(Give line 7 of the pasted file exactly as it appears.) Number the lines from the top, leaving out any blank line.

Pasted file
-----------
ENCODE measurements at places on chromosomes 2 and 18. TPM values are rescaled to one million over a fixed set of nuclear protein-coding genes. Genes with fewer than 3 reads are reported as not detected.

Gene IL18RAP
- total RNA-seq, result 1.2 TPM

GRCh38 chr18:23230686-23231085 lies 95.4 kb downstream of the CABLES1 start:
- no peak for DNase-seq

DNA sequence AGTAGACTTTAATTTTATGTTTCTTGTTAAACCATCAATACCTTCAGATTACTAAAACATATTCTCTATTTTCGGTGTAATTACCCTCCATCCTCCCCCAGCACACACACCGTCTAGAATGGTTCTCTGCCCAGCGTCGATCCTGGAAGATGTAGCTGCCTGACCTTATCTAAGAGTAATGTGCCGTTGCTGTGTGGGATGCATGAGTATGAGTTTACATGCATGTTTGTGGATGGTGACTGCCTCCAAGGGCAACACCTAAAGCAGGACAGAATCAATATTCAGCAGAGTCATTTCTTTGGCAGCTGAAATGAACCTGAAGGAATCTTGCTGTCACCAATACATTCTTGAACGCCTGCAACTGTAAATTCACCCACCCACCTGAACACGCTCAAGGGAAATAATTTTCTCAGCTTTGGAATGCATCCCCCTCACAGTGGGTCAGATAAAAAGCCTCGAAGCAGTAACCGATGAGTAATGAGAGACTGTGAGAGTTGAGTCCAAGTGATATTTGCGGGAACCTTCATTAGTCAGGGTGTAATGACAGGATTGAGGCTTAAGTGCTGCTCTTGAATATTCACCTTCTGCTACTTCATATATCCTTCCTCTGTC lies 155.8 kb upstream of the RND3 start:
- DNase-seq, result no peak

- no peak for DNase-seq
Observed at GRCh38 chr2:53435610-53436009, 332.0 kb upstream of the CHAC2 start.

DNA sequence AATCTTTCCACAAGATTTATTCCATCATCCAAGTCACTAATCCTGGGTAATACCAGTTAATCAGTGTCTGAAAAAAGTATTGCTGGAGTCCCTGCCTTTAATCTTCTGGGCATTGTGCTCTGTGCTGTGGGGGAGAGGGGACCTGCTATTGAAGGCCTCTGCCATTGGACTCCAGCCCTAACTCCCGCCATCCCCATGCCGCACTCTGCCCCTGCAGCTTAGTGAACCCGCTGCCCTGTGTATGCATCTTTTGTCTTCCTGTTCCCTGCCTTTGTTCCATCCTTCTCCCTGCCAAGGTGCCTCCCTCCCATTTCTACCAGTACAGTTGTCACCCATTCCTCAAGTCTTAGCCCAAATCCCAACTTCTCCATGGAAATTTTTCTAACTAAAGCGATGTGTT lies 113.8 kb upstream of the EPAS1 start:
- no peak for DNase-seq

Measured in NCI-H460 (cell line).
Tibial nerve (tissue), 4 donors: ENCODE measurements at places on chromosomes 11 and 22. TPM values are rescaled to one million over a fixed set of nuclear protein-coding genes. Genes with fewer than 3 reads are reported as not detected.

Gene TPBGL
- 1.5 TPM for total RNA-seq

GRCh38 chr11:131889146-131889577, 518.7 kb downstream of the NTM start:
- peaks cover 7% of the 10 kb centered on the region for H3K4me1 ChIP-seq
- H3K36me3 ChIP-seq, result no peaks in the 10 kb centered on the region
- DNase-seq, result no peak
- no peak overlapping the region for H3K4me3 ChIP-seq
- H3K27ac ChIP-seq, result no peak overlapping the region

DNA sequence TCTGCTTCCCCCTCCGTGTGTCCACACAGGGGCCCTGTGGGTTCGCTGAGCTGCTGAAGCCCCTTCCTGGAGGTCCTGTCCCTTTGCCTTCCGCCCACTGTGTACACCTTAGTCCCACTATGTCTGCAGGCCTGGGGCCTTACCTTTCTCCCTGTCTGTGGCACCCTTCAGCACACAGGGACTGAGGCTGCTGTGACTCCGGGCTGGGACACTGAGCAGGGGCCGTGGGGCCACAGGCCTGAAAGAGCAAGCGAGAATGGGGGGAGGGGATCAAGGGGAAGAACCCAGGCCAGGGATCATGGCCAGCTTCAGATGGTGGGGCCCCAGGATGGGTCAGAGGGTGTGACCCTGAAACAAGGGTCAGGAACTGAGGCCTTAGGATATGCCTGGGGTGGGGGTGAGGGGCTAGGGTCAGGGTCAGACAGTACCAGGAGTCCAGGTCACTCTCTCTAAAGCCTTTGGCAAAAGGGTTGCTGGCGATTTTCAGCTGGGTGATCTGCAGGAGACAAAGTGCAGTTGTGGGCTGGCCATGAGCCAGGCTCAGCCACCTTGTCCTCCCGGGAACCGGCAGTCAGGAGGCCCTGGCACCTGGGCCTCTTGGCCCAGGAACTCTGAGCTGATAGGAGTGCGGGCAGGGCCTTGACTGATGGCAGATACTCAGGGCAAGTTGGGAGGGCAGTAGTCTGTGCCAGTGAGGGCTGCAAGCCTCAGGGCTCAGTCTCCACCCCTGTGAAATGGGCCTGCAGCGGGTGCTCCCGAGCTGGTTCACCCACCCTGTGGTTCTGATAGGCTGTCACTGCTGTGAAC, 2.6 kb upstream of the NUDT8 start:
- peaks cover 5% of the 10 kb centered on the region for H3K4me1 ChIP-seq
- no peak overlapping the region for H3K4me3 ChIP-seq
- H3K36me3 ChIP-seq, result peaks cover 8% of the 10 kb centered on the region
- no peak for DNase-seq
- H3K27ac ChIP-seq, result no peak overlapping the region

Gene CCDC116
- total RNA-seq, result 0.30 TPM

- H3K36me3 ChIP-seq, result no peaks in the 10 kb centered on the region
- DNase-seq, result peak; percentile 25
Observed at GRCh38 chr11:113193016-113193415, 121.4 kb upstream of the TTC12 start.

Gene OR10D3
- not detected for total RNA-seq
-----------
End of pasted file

- DNase-seq, result no peak